Pogoplug: A wolf in sheep's clothing

Some things are not what they appear to be. They look innocent, devoid of power or danger, and then when you least expect it, pow! They show themselves to be much more. Such is the nature of this week's find: The Pogoplug produced by Cloud Engines.

At first glance the second generation of the Pogoplug, launched in November, appears to be unassuming. It is a relatively small silver rectangle (4 by 2.5 by 2 inches) on a hideous shocking-pink stand. On the back there's a power connection, a GigE connector and three USB 2.0 ports, while the front sports another USB connector and a power-on light.

That's it. But beneath this garish but otherwise unremarkable exterior beats the heart of one of the coolest and, to the enterprise world, one of the more dangerous gadgets to appear for some time.

Allow me to explain: Hidden inside the Pogoplug is a 1.2GHz Marvell ARM SOC RISC processor and 256MB of RAM and 512MB of internal flash storage. On this neat little package runs a stripped-down Linux distro with the 2.6.22.18 kernel.

Here's what the Pogoplug does: You power up the device, plug in an Ethernet cable, connect a nerd stick or a USB HDD drive (USB or externally-powered) and then browse to my.pogoplug.com where you create an account giving your e-mail address and selecting a password.

Minutes later you receive an e-mail with a link that contains the unique 26-digit code for your Pogoplug. Click on that link and you are taken to a Web page that displays the contents of the drive attached to your Pogoplug. Voila! Almost instant network-attached storage, but accessible from anywhere on the intertubes! There are also applications for Windows and OS X that allow you to map local drives to the Pogoplug storage.

So, how does this magic work? Well, by making three assumptions. First, that your network will assign an address by DHCP. Next, that a UDP connection can be created from your Pogoplug to port 4365 on service.pogoplug.com. And lastly, that your firewall will allow incoming UDP connections from that same service. If DHCP isn't available, Cloud Engine's tech support can help you set up a static address.

The Pogoplug Web interface lets you browse the attached storage and, if you click on an image, it will be displayed, while clicking on a music file will play it. From the Web interface you can enable sharing with other people and notify them via e-mail, post links to your content on Twitter, Facebook and MySpace, publish an RSS feed linking to your content, enable public Web access and set up e-mail notification of folder changes.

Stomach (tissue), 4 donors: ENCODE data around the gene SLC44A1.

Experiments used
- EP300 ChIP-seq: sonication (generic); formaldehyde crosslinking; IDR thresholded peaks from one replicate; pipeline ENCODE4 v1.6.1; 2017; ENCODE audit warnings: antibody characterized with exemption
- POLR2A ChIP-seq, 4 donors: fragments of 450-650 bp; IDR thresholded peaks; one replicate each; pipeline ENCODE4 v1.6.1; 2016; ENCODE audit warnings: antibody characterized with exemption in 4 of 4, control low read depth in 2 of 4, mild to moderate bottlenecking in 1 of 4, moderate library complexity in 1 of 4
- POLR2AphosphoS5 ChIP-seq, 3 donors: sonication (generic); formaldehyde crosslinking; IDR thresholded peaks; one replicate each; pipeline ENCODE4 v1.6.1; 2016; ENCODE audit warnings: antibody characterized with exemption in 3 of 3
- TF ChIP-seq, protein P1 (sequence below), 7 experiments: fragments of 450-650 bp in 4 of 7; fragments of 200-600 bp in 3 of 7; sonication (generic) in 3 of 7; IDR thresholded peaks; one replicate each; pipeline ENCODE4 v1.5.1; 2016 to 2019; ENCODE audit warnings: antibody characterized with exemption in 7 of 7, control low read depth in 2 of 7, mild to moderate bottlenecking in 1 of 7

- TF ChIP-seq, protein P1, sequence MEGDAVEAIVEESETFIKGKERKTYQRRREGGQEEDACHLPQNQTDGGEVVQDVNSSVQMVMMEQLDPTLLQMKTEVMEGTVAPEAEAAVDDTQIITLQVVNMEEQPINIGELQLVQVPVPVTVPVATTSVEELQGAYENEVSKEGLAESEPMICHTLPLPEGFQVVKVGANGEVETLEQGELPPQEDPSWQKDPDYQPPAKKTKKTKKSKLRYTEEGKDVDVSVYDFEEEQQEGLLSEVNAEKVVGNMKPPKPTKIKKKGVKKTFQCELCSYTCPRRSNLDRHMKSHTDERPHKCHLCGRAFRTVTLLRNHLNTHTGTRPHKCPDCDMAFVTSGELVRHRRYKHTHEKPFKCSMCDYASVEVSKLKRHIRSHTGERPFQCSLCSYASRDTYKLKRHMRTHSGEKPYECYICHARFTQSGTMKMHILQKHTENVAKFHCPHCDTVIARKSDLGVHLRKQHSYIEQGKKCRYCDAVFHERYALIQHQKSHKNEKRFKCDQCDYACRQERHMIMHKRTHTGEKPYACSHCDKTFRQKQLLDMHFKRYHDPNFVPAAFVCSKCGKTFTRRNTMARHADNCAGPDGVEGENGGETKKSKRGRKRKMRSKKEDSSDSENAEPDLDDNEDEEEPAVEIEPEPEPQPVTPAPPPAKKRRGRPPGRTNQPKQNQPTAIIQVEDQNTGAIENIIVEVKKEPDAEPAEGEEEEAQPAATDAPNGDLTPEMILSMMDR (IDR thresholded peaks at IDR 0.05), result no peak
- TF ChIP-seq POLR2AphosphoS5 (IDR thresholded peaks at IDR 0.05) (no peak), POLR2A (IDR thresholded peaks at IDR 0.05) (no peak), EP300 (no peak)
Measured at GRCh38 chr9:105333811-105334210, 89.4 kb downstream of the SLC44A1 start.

I got my hands on a first version unit, which is much plainer than the current product. Dressed in industry standard nacreous white, the old Pogoplug has only a single USB port and plugs directly into a power socket making it one of the largest wall warts you'll ever see. Despite these differences the underlying systems function more or less identically.

Anyway, the Pogoplug story gets even better: You can use SSH to establish a console session on the Pogoplug and then install lots of interesting open source software. The OpenPogo site provides all you need to know about adding a Web server, PHP, MySQL, PHPMyAdmin, Samba, a Secure FTP server, a BitTorrent client, Django, Ruby on Rails with RubyGems, Cron … a cornucopia of open source coolness.

And here's the big thing: You get all of this for just $129!

Now, just imagine a group of users on your network. You haven't given them the shared storage or the group application they want so what do they do … ?

You get the picture? Instant security problem? Instant data management problem? Instant compliance and governance problems? Yep, the Pogoplug is not the innocent device you might have thought it to be.

I love the Pogoplug. Low power consumption (5W), no noise, open architecture, highly flexible, low cost … I award Pogoplug a rating of 5 out of 5. Outstanding!

This story, "Pogoplug: A wolf in sheep's clothing" was originally published by NetworkWorld .

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